Disrupting brain activity in sleeping mice, specifically during the rapid eye movement (REM) phase, can stop the animals remembering things they learned that day, a study suggests.
It is the clearest evidence to date that REM sleep is critical for memory.
Humans dream throughout most of the rapid eye movement (REM) sleep phase. Credit: THINKSTOCK
By switching off certain brain cells, the researchers silenced a particular, rhythmic type of brain function – without waking the mice.
If they did this during REM sleep, the mice failed subsequent memory tests.
The research is reported in the journal Science.
REM sleep is the phase during which, at least in humans, dreams take place – but the question of whether it is important for settling new memories has been difficult to answer.
Recent studies have tended to focus on deep, non-REM sleep instead, during which brain cells fire in various patterns that reflect memory consolidation and “re-play” of the day’s experiences.
During REM sleep, while our eyes flicker and our muscles relax, exactly what the brain is doing is something of a mystery. But it is a type of sleep seen across the animal kingdom, in mammals and birds and even lizards.
Especially in animals, REM phases can be quite fleeting. This and other complications have made it difficult to test what effect such sleep has.
Simply waking up humans or animals when they enter the REM phase, for example, causes stress and other problems that can confound any memory tests.
So Dr Sylvain Williams, from McGill University in Canada, working with colleagues at the University of Bern, Switzerland, decided to meddle directly with the sleeping brain.
Have I been here before?, Credit: Science Photo Library
“What we did was we used a technique, in mice, to solely disrupt REM sleep activity,” Dr Williams told BBC News.
Using the system known as “optogenetics”, he and his colleagues were able to control a particular population of brain cells in the mice, just by shining light through a tiny, implanted optical fibre.
Whenever they switched on the light, they drastically reduced a particular rhythm in the brain, called “theta oscillations”.
And if that disruption was delivered during a mouse’s REM sleep, there were consequences.
“Disrupting the activity only during REM sleep, and not other sleep, basically obliterates consolidation and memory formation,” Dr Williams said.
For example, if it was shown one brand new object and one that it had seen the day before, the mouse would thoroughly investigate both, instead of concentrating – like a normal mouse would – on the unfamiliar one.
Credit: Science Photo Library
Optogenetics: switches for brain circuits
- Technique developed in flies, and then mice, during the early 2000s
- Allows researchers to control brain cells (neurons) with coloured light
- Uses genetic engineering to put light-sensitive ion channels, originally found in algae, into neurons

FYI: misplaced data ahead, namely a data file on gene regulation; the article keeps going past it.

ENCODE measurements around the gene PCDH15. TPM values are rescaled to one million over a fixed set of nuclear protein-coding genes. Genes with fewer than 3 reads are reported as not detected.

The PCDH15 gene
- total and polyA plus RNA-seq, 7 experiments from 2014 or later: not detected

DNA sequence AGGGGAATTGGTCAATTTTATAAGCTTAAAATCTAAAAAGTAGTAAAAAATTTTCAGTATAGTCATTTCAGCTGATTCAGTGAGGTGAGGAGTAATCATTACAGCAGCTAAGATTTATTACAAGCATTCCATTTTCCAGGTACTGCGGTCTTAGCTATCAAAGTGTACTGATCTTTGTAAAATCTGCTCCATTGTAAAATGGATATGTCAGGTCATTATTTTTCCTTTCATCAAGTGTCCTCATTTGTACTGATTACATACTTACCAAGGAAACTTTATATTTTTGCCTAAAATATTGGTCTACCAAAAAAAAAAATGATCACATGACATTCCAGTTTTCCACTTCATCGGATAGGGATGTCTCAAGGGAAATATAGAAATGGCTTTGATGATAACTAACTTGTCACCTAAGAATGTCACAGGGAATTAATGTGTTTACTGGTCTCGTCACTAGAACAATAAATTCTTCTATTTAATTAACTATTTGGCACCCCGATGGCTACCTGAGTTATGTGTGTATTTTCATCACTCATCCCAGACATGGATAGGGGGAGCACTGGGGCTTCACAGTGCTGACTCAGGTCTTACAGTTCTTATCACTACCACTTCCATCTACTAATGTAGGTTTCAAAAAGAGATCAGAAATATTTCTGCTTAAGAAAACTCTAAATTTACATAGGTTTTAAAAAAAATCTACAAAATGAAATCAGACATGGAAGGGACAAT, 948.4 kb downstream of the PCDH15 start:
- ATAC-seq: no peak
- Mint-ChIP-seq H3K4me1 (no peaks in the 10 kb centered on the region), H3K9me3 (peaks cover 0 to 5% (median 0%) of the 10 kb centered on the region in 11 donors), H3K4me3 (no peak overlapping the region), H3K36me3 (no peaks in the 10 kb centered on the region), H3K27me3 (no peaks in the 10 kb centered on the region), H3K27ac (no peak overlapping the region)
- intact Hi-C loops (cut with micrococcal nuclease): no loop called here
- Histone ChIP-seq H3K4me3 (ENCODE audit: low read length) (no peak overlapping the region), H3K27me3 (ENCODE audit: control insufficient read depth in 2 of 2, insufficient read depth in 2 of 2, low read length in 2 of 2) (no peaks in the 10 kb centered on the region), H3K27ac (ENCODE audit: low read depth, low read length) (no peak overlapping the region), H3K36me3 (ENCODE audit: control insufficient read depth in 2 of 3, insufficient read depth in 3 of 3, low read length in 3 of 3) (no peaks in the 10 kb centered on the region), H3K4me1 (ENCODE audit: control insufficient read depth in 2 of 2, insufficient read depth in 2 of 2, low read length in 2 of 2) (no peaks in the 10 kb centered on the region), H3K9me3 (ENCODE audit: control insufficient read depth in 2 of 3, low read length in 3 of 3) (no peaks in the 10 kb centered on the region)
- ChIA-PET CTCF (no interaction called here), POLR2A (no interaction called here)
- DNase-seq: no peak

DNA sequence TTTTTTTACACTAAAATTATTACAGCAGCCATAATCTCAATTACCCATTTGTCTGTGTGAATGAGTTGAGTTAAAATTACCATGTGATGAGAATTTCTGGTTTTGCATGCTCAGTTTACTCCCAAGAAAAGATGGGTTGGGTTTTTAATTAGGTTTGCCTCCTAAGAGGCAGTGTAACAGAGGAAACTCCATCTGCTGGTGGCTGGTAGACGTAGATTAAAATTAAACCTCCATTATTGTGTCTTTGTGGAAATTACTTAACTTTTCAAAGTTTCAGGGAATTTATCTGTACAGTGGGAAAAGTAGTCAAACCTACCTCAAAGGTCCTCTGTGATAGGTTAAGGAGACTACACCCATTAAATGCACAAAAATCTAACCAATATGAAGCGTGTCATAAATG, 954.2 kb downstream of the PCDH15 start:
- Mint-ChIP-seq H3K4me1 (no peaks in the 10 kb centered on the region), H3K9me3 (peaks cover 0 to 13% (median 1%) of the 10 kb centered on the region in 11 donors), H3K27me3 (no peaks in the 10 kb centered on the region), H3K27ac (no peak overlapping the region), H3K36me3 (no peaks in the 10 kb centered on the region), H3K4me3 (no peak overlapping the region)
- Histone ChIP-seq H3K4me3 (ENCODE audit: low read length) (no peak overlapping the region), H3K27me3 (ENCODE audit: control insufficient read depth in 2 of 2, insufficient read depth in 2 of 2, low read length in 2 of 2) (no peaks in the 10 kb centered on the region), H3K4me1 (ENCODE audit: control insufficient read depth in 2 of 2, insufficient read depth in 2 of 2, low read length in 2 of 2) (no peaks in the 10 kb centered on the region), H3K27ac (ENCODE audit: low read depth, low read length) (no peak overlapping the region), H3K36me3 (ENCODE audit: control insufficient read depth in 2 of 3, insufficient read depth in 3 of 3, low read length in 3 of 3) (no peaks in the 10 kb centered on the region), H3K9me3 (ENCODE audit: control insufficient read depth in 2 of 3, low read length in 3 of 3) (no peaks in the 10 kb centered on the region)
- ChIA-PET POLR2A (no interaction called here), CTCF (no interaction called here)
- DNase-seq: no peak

- These change the flow of electrical charge and activate or silence the neurons
- To deliver the light, a thin optical fibre can be implanted into the brain
- Once in place, the light beam – and the targeted neurons – can be switched on and off at will
So it seems that REM sleep is crucial, in some cases, for laying down new memories. Dr Williams said this arguably poses more questions than it answers.
For one thing, the other, deeper phase of sleep is already known to be involved in memory consolidation. So what are their distinct jobs?
“I think at the moment we don’t know the difference between the two phases,” he said.
“It’s an eye-opener to say that REM sleep has this very central role.”
Whatever that role is, the new findings suggest it involves the oscillations that the scientists disrupted – in which brain cells synchronise their activity, leading to a widespread and measurable rhythm with, in this case, about seven beats per second.
That signature could be something to study in patients with dementia or other memory problems, Dr Williams said.
“It’d be interesting to see, for example, how this normal activity… might be affected, specifically, in Alzheimer’s patients. To see if that contributes to memory impairments.”
Dr Daniel Bendor, a neuroscientist at University College London who also studies memory formation in rodents, said the study was “a big step forward” in understanding REM sleep.
“After decades of work that’s been inconclusive, they’re showing that something important is happening,” he said.
The Swiss-Canadian team had found a neat way of specifically disrupting REM sleep, Dr Bendor added.
“These are difficult experiments to do. It’s a really impressive demonstration of a potential role of theta oscillations during REM sleep.”
Credit: Jonathan Webb, http://www.bbc.com/news/science-environment-36275143
Picture Credit: http://blog.parachutehome.com/wp-content/uploads/2015/03/lucid-dreaming.jpg